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Watch your stocking levels!! These fish are going to get quite large, and especially with having them mixed, more aggressive as they mature. The more decoration you can get into that tank the better. A healthy African cichlid tank has more decoration than fish.
One idea for a catfish that is cool and won't get overly large is the upsidedown cat: http://www.aquahobby.com/gallery/e_Synodontis_nigriventris.php
 

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Yes, the upside down catfish are the best cats to put with cichlids. Not only are they compatible with aggression levels (the cichlids tend to leave them alone) but they also require the same water params... come from the same habitat/environment.
Be careful with a pictus with African cichlids... pictus prefer softer water, cichlids prefer harder water. Pictus also have a different temperment, and stress much much easier than the upside down cats and other synadontis species. Pictus are prone to ick, synadontis are quite hardy. As the cichlids mature, if they harrass or pick on the pictus, it doesn't have much of a chance.
The upside down cats are also one of the smallest species in the synadontis list, so won't get too large when full grown.
 

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We've always kept the upsidedown cats with the africans in the harder water, never had a problem. Whether they are wild or captive bred will be the determining factor, and most on the open market these days tend to be captive bred.
 

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Synodontis species range in sizes up to 1 foot in length, the upside down cat is one of the smallest. How you select the species should be gauged according to space in the tank, and how large of a tank you will end up in.
I don't promote overstocking a tank and then "thinning them out later" because many times there is nowhere to go with the extra fish. (unless you're planning to upgrade to a large enough tank when needed)
Most LFS's won't take in many fish anymore, they are hard to relocate and can get expensive to care for until a home is found. Africans breed quite easily, so the higher the stock in a tank, the more issues you invite later when the fish mature.
Before stocking too heavily, you may want to contact your LFS to be sure they are willing to take the fish you plan to get rid of. If you don't, you may find you will get stuck with them, and end result, you'll need to purchase a larger tank or deal with the many issues of an overstocked tank, including dead fish.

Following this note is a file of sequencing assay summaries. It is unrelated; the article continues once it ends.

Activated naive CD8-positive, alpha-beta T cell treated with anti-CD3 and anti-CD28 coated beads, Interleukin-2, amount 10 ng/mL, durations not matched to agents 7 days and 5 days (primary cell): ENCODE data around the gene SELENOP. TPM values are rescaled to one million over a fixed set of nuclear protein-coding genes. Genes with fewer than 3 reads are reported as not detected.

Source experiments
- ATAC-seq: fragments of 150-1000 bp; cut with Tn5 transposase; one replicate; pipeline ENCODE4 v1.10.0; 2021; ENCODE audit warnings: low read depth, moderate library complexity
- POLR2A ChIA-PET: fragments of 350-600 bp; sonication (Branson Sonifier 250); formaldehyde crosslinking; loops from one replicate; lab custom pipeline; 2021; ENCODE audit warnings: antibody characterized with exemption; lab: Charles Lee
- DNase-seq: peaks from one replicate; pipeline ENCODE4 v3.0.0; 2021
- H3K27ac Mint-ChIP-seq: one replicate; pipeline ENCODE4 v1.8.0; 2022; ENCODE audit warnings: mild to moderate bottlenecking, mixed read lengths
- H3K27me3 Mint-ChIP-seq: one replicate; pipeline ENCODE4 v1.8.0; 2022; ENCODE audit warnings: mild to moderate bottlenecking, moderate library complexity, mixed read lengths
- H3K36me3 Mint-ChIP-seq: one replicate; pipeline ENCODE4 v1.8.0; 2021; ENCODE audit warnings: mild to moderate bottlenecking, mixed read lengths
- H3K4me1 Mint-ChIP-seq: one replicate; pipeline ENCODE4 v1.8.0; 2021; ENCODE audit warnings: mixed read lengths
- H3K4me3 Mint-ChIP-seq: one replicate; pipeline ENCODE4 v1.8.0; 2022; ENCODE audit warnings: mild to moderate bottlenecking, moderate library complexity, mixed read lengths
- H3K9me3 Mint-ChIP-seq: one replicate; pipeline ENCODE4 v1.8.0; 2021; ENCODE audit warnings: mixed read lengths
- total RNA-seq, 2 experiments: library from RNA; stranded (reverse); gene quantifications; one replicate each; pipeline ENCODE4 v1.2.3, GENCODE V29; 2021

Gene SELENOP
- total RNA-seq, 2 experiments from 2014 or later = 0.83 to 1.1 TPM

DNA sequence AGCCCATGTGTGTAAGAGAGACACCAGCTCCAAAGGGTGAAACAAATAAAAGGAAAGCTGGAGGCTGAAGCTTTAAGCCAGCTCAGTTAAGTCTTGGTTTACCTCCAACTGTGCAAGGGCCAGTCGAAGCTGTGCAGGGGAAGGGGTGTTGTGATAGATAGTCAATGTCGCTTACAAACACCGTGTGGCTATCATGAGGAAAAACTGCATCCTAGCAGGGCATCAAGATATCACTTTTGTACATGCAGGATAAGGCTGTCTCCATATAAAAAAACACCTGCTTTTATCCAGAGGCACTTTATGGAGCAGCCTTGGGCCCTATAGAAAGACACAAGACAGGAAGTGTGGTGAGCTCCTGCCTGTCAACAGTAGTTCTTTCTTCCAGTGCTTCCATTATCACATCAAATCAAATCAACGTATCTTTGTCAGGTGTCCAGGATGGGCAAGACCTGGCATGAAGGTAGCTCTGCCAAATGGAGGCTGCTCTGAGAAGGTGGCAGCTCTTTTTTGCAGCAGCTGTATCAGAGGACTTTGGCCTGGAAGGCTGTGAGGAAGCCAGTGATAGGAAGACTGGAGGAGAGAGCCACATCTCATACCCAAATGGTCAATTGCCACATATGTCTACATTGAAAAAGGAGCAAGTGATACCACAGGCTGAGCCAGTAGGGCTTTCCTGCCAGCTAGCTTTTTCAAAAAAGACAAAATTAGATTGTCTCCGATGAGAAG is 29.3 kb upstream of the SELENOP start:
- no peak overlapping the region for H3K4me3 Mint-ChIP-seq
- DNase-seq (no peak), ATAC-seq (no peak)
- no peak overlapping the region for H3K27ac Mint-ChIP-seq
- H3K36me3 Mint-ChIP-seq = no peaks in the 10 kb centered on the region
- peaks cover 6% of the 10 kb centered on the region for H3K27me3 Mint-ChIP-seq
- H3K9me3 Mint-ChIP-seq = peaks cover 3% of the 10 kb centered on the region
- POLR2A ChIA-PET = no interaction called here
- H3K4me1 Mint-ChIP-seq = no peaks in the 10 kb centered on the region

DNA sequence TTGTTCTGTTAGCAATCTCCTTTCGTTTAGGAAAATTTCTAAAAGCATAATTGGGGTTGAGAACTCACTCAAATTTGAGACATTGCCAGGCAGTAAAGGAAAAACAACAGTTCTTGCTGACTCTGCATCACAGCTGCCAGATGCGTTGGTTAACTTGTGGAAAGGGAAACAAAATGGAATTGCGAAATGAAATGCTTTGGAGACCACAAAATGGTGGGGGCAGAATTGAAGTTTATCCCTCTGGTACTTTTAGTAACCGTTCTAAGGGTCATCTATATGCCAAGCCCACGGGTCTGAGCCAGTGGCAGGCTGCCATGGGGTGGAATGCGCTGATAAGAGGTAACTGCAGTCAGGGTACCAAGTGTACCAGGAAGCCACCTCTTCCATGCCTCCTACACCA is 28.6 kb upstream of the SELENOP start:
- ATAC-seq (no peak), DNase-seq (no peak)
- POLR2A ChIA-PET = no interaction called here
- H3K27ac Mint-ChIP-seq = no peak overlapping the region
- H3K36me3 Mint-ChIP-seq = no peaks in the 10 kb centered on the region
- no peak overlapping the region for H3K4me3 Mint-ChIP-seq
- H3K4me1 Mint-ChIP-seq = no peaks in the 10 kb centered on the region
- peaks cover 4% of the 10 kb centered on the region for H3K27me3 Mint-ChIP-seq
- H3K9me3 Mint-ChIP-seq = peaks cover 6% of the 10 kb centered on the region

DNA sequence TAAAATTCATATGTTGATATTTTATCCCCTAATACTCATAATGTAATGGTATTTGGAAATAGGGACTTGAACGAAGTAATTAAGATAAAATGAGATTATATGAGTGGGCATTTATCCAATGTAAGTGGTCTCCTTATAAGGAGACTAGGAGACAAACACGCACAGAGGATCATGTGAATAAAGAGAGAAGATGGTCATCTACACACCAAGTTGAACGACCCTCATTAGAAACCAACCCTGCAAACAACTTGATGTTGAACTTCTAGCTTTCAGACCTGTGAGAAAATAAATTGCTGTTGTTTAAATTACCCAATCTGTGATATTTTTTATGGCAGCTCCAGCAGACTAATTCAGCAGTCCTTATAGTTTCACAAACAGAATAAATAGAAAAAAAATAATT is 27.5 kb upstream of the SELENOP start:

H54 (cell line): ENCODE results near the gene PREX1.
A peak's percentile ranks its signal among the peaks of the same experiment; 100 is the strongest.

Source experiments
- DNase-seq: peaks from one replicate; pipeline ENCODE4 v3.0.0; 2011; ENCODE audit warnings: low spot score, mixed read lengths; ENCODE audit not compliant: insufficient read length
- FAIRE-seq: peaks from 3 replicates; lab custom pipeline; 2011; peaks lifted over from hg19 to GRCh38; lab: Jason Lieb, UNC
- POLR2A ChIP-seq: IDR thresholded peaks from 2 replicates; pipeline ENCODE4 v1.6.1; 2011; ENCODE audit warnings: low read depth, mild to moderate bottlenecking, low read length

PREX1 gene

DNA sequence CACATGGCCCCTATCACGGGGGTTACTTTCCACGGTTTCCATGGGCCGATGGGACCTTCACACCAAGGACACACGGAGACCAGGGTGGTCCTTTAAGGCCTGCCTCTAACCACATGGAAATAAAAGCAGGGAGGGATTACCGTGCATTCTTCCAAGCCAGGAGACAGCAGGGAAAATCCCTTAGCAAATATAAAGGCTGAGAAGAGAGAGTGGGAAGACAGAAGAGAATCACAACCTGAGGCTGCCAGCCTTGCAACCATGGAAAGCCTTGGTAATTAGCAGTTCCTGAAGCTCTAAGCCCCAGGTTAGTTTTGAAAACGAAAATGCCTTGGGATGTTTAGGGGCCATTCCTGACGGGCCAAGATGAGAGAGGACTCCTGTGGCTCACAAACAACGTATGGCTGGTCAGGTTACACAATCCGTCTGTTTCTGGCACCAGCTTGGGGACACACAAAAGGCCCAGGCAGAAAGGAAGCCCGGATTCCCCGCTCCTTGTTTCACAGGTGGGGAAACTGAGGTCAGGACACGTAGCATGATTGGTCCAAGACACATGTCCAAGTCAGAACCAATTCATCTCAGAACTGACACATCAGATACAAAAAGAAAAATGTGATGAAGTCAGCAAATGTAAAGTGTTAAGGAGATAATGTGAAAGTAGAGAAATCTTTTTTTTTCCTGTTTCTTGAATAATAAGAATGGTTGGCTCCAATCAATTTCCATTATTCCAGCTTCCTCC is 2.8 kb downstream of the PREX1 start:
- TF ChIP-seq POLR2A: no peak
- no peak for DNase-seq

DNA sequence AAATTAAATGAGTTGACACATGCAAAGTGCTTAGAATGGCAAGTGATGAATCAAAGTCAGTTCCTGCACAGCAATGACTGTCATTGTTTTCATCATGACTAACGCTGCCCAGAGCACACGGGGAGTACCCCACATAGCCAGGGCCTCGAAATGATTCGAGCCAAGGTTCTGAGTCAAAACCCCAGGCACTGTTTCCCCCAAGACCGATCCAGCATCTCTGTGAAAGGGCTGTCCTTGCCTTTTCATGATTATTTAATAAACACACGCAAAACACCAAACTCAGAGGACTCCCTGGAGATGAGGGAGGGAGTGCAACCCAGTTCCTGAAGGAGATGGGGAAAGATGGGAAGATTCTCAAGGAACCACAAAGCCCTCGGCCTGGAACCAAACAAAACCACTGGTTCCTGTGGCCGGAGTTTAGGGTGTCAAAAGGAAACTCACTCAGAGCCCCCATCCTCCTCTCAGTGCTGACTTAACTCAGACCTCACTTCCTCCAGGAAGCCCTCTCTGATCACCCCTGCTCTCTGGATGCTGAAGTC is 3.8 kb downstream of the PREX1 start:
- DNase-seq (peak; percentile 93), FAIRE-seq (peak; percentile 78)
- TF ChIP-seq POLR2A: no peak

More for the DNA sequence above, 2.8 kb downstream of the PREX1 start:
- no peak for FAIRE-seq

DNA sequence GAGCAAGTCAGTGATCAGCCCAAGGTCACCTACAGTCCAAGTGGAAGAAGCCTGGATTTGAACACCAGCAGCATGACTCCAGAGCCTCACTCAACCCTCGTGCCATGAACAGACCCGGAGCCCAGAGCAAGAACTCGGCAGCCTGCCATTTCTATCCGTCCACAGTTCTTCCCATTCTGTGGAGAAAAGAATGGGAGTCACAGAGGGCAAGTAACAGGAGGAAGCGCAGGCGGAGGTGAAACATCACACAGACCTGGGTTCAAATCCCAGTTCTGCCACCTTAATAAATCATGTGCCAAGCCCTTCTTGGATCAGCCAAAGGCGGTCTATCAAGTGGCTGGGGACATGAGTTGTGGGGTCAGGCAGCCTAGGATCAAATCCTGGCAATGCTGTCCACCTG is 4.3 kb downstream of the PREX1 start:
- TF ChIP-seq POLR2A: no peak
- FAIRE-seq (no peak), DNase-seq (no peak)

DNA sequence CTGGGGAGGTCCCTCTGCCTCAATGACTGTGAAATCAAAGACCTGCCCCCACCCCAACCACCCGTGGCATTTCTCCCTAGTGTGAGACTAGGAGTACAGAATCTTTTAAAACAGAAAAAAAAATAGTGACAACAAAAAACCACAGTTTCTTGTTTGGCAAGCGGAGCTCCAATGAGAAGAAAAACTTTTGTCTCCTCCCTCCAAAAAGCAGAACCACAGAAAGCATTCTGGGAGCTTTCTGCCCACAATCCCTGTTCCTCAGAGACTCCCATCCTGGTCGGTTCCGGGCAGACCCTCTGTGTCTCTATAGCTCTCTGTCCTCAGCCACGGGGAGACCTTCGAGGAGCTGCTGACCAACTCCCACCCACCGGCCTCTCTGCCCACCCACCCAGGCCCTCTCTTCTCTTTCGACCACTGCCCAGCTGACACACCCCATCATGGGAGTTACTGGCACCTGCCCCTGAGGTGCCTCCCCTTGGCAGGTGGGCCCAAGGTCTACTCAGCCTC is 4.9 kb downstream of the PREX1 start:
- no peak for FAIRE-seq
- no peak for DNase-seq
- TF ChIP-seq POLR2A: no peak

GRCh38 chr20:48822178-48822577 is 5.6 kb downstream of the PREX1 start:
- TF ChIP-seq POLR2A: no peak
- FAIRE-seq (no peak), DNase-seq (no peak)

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bolty, thinning out the stock in a tank is only an option if you have somewhere to go with these fish later, after they've grown and most LFS's won't take them due to lack of space and at that size being harder to resell.
This is not something anyone should count on being able to do unless they check with the LFS FIRST, or intend to move up into a bigger tank to hold them all later.
With africans, most of them will average 5 - 9 inches each... (unless they are shell dwellers)
 

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bolty, where are you located? Releasing a fish into the wild, especially not a native habitat is highly illegal, and depending on the environment and the weather/seasons, can also be quite cruel to the animal. Here on the board we cannot suggest to anyone that letting a "pet fish" go in a natural waterway is ok, because we could then be held liable by the laws as much as the person who does it.
I don't know what specific laws are where you are located, but here, the DNR can take nearly everything you own if you get caught doing something like that, plus they fine you and there is mandatory jail time.
Plus, laws aside, it screws up a natural habitat with a possible "invasive" species should it breed. Something like african cichlids could quickly become invasive if the environment is suitable.
 

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Most of the synodontis species tend to be more nocturnal, though I've noticed that once they settle in, they tend to be out as much as any other catfish. Sometimes increasing the number in their group will help. The more shelter/territory you provide the more you are likely to see them. When they don't feel they have to "go hide" because they feel sheltered while out, they spend much more time out and about.
Due to the spine in the dorsal, they are difficult for the other fish to consume completely, so if it were the case of the cichlids "eating it", you'd at least find bones or partial body. Try feeding around the time the lights go out, and see if that doesn't help, also.
 
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